When injecting a step into a line of finite length, the front end of the line initially experiences only one mode of signal transmission (excepting any static initial conditions), so the line temporarily displays an input impedance equal to Z C . After one round-trip delay, reflections may arrive from the far end. The reflections and the resulting measured input impedance will then depend on the configuration of the load at the far end of the line ”hence your measurement of Z C must be completed prior to the arrival of the first reflection.
POINT TO REMEMBER
2.2.2 Changes in Characteristic Impedance
This brief discussion of characteristic impedance has so far glossed over an important point, namely, that the characteristic impedance Z C may change as a function of frequency. In that case the measured step-response waveform will not display a perfectly flat top, and you must get into the business of deciding where along a sloping waveform to pick the one true point from which to calculate the characteristic impedance. You should know that there is no good way to determine such a point. Your only recourse is to loosely relate the characteristic impedance at frequency w (rad/s) to the step-response amplitude averaged over an interval of time equal to 1/ w .
Fortunately, in typical digital transmission situations on pcbs the impedance changes fairly slowly over the relevant frequency range. An adequate measurement of characteristic impedance may usually be made using a step source with a rise time comparable to the rise time of the circuits that will be used in your actual system and taking the step amplitude at a point two or three rise times away from the step edge.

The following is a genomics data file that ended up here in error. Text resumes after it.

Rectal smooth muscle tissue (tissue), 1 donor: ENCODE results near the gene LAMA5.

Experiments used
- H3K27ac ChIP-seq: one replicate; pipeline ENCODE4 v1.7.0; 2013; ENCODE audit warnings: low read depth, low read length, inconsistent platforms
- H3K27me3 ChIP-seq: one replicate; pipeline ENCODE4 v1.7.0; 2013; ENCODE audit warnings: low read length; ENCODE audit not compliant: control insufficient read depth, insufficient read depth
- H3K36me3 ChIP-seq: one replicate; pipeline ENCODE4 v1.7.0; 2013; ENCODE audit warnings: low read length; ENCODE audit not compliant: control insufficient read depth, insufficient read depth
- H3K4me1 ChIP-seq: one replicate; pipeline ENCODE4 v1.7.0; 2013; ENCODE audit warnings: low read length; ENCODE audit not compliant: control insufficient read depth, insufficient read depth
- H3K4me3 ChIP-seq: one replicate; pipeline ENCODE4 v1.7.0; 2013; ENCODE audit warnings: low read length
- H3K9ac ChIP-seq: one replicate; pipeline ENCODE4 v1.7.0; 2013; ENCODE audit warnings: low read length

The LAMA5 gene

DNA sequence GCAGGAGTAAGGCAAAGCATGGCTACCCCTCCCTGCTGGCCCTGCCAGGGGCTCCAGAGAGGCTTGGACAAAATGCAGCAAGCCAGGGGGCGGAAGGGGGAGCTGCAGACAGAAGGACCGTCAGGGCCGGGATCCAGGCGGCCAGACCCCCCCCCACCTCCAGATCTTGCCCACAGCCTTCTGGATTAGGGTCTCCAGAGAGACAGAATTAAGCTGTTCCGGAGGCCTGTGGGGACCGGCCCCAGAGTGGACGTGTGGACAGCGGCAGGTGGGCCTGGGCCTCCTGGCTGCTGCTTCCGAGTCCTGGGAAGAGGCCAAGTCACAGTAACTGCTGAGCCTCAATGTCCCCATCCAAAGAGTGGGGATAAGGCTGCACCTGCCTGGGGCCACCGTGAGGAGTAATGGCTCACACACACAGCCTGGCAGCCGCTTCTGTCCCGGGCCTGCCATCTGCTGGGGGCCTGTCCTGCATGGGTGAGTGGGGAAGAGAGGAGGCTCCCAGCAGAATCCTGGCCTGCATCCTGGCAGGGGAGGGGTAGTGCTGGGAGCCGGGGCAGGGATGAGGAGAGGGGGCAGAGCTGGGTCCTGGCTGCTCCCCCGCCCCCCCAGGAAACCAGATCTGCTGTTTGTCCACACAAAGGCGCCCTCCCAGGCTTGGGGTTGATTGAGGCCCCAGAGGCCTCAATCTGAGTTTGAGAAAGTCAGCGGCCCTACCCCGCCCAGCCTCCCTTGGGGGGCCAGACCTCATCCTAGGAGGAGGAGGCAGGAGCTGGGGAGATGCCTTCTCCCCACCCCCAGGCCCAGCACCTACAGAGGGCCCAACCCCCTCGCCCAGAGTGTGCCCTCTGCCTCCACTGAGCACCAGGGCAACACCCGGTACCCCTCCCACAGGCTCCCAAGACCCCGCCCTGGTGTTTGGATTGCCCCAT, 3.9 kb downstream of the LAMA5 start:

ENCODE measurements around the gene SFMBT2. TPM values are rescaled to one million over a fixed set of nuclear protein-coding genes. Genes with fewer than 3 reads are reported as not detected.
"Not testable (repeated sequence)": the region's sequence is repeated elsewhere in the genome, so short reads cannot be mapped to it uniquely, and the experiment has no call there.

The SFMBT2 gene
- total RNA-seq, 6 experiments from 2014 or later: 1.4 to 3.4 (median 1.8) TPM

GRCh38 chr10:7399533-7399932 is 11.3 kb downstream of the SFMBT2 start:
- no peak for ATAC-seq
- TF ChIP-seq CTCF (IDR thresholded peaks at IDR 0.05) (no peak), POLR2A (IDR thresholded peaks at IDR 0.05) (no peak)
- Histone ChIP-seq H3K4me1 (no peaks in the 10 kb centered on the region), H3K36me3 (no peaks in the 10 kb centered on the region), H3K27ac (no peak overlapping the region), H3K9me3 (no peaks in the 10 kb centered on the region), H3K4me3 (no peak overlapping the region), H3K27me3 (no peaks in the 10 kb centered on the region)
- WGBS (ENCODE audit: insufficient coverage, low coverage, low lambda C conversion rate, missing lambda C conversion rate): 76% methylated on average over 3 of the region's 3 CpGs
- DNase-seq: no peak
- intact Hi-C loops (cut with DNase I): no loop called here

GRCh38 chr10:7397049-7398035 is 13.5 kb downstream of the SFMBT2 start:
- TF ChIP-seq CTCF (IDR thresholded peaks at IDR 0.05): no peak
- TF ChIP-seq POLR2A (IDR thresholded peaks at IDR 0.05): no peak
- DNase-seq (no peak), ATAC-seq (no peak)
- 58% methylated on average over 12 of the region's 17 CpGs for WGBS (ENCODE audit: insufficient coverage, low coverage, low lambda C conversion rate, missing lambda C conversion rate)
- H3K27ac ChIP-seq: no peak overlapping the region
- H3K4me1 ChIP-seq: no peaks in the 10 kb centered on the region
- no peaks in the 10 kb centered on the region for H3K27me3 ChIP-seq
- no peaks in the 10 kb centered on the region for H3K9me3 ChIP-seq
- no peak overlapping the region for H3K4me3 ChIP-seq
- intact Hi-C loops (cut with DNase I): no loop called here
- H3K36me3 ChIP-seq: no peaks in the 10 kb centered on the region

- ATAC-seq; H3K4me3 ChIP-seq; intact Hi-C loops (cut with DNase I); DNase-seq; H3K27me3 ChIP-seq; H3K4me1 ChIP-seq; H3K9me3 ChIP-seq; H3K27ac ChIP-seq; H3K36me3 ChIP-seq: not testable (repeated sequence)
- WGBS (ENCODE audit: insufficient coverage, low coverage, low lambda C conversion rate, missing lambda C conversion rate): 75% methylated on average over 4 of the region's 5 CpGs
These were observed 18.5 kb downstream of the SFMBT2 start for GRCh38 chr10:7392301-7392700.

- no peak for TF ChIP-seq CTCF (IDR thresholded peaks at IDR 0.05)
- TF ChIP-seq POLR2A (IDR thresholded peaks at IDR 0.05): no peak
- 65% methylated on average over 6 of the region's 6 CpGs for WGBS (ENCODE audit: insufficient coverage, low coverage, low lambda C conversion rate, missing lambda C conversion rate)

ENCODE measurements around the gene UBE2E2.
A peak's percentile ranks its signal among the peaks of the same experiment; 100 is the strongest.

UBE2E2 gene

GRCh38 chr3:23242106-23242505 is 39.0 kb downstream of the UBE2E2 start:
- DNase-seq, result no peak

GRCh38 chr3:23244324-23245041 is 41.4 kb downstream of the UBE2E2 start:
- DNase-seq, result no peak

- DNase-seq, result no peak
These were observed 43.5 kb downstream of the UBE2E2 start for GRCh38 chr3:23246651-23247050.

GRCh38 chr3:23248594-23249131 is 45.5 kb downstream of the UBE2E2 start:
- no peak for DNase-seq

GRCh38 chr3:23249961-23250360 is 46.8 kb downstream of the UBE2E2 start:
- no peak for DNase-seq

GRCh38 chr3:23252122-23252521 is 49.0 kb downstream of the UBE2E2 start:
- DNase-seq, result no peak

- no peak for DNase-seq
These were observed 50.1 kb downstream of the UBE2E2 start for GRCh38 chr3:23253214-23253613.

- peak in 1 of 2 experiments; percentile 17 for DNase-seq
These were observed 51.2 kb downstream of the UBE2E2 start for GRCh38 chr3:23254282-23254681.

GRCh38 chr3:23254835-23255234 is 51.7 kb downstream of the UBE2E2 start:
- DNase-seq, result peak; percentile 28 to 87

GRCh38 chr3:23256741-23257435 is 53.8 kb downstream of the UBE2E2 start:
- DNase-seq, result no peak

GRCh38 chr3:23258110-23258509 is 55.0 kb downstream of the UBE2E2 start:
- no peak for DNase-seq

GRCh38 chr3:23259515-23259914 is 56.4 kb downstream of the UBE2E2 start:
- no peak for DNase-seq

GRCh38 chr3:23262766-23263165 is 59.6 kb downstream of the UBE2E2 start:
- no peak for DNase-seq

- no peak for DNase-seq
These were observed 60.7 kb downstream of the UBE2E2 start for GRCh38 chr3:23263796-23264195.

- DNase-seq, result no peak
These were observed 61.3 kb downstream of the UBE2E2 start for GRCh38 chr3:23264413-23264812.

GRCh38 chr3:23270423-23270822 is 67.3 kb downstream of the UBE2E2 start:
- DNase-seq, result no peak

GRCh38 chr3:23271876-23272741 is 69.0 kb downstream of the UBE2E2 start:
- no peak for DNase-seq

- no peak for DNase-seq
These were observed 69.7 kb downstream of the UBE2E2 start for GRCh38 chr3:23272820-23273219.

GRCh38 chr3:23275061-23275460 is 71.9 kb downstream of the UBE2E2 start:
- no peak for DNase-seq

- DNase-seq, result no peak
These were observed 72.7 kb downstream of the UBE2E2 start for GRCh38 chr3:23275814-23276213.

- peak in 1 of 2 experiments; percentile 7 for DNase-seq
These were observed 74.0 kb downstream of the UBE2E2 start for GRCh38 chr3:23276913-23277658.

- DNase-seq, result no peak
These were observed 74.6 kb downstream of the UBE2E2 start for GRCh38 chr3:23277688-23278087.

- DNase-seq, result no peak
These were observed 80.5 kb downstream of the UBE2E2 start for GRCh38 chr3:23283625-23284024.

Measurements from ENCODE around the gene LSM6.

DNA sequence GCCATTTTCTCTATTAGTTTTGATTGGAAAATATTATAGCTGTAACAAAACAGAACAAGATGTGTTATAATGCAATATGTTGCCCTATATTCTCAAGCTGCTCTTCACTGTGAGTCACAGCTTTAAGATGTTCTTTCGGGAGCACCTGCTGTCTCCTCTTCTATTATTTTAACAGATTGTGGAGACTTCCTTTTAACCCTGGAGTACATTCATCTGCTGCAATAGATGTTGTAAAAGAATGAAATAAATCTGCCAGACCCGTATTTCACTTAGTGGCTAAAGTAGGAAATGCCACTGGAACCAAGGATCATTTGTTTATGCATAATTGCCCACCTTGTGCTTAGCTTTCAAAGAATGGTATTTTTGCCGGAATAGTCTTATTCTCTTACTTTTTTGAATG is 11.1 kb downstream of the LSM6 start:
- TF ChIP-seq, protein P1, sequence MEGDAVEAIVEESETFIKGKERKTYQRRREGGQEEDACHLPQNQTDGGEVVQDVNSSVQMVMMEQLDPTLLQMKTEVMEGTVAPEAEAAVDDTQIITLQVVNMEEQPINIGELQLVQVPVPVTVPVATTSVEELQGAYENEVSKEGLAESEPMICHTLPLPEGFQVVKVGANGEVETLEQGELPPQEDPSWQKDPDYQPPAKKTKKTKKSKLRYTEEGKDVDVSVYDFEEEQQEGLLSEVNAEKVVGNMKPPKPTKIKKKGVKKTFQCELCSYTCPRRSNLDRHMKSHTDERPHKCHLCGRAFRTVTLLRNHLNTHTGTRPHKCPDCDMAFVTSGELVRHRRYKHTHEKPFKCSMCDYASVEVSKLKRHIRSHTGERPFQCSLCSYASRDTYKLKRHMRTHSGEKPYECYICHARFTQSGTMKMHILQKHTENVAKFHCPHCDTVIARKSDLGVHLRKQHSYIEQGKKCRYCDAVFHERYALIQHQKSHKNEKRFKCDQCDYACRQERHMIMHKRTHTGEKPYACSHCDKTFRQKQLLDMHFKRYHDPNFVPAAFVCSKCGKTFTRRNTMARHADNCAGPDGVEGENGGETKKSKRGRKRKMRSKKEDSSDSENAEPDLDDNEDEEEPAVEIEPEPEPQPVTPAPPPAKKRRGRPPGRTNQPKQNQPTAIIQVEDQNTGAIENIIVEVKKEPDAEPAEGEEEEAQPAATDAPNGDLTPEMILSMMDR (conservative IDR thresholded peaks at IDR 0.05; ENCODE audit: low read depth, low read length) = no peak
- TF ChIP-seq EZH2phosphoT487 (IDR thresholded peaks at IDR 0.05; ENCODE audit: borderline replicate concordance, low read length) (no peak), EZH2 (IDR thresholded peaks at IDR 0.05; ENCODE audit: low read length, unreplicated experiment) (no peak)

Thin-film structures and flex-circuits with very fine traces may posses sufficient series resistance to cause the characteristic impedance to vary noticeably with frequency (see Section 3.6.3, "Influence of Series Resistance on TDR Measurements"). Also, long or high-resistance transmission lines operated in the RC mode show a noticeable variation of characteristic impedance with freqeuncy (see Section 3.5, "RC Region").
POINT TO REMEMBER
2.2.3 Calculation of Impedance Z c From Parameters R, L, G, And C
The lumped-element derivation for Z C begins by clumping together the series impedance and shunt admittance of each block into the summary terms z and y respectively. Both quantities vary with frequency.
Consider first the input impedance of an infinite chain of cascaded blocks (Figure 2.3). Common sense tells you that adding one more block to the front of the infinite chain won't change the input impedance of the whole structure. You can use this principle to deduce . The tilde over the symbol Z exists to remind you that the following discussion concerns the input impedance of an infinite chain of discrete blocks, a slightly different concept than the characteristic impedance of a continuous transmission line.
Mathematically, the addition of a new block to the front end of the chain comprises two steps, first combining a shunt admittance y in parallel with and then supplementing that result by adding series impedance z . The result should, according to our common-sense logic, reproduce .
Multiply both sides by .
Cancel out the two linear terms.
Divide both sides by y and then take the square root of both sides.
Equation [2.7] expresses the input impedance of an infinite chain of discrete lumped-element blocks. Of course, a cascade of lumped-element circuit blocks only approximates the behavior of a continuous transmission line, but the approximation works better and better as the size (length) of each block shrinks and the number of blocks increases . In practical situations the discrete model works well when the delay of each block shrinks to less than the rise or fall time of the signals involved. In the limit as the block size approaches zero, the discrete model becomes perfect.
Splitting each block from Figure 2.3 into a cascade of n blocks changes the values of R , L , G , and C within each block to new values R/n , L/n , G/n , and C/n , respectively. These changes modify z and y to produce new values z/n and y/n . Substituting the new values into [2.7] and taking the limit as n approaches infinity produces an equation for the input impedance of a continuous transmission line.
In the limit the right-hand term under the radical plummets to insignificance, leaving you with a fixed expression for Z C .
This expression may become more recognizable if you substitute [2.2] and [2.3] for z and y :